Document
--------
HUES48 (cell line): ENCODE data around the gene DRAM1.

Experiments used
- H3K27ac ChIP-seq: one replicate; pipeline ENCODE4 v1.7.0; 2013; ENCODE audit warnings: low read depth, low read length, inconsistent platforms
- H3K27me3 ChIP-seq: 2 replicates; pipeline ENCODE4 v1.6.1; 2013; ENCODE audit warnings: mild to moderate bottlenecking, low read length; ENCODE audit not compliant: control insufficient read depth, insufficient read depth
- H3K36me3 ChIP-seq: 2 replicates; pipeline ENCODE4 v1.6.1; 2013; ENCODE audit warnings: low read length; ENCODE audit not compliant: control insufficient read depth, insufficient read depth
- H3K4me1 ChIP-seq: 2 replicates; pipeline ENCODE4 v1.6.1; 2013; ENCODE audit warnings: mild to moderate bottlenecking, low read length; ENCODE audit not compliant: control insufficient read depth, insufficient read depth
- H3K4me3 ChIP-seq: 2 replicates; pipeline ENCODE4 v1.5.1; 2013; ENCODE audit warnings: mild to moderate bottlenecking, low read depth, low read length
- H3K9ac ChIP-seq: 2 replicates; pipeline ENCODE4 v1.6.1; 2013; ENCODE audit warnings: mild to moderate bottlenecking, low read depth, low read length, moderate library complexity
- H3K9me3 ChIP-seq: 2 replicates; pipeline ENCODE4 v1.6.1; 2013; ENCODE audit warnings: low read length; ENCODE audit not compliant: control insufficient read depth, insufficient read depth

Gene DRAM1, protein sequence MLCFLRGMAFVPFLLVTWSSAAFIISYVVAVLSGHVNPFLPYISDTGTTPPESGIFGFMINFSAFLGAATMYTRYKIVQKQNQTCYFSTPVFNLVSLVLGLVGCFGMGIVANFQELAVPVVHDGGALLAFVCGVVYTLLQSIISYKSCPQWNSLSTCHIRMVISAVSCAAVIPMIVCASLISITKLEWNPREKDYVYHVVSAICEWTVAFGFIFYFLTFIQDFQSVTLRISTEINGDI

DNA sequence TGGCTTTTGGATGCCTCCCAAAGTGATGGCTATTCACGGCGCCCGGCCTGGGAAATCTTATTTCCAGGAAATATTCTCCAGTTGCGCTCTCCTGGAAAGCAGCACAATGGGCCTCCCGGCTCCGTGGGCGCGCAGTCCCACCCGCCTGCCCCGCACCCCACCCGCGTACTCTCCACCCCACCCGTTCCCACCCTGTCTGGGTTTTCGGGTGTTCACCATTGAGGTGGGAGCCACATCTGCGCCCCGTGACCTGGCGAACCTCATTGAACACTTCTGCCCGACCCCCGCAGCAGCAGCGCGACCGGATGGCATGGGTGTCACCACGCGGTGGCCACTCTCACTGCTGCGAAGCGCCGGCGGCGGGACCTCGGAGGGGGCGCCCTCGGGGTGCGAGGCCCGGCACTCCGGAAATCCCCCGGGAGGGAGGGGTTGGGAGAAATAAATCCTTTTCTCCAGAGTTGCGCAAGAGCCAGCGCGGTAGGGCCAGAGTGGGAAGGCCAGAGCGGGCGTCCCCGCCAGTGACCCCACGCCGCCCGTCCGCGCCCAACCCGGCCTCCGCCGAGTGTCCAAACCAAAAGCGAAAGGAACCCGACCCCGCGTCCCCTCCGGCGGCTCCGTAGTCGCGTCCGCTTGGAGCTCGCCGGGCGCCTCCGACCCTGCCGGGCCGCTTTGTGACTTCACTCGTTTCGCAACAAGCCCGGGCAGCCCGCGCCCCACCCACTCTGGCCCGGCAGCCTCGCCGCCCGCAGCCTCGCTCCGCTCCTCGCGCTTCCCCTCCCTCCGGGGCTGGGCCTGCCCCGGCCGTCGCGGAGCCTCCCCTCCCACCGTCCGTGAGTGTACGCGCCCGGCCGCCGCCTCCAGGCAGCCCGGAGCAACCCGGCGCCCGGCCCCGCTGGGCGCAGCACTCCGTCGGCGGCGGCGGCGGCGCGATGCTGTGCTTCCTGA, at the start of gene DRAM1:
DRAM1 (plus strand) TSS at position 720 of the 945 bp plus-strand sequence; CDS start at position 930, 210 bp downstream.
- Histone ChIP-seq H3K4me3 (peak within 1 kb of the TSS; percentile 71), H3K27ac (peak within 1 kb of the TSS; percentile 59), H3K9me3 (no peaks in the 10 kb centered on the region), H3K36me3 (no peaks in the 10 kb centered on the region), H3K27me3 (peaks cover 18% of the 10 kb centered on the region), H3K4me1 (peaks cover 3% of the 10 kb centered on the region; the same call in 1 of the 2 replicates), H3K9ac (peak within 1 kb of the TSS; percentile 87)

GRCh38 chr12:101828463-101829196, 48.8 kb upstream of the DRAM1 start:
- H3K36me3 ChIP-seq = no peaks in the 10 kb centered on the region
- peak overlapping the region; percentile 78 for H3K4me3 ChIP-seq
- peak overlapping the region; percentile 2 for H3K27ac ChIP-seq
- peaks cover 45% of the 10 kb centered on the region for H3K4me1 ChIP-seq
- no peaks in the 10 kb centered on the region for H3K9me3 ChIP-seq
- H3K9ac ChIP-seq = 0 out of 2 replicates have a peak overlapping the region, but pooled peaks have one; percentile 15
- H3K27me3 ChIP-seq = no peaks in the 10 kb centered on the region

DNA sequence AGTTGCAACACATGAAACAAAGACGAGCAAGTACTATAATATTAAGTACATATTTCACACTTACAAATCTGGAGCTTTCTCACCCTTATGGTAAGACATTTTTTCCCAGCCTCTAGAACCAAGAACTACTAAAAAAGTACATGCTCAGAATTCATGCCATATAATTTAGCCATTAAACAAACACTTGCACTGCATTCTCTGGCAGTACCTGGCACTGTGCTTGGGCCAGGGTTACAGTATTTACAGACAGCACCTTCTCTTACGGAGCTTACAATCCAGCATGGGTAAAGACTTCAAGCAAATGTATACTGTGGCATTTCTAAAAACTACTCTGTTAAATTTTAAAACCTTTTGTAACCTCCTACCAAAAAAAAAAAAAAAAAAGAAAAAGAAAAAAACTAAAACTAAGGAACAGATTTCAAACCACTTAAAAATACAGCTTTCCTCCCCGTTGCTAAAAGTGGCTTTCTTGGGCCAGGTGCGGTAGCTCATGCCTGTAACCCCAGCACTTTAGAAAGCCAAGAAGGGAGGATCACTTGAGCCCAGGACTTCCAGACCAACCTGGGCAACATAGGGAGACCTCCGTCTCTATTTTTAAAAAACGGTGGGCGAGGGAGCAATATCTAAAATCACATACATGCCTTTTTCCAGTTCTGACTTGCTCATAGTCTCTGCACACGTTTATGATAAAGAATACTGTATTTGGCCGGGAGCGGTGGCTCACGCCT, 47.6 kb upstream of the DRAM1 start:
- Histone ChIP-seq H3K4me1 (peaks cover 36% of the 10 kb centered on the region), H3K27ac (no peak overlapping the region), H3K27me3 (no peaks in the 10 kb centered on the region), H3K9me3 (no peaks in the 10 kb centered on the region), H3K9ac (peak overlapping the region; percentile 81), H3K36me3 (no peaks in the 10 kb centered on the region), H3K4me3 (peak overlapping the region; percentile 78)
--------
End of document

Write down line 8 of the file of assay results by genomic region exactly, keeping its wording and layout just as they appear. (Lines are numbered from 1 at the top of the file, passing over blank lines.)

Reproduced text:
- H3K9ac ChIP-seq: 2 replicates; pipeline ENCODE4 v1.6.1; 2013; ENCODE audit warnings: mild to moderate bottlenecking, low read depth, low read length, moderate library complexity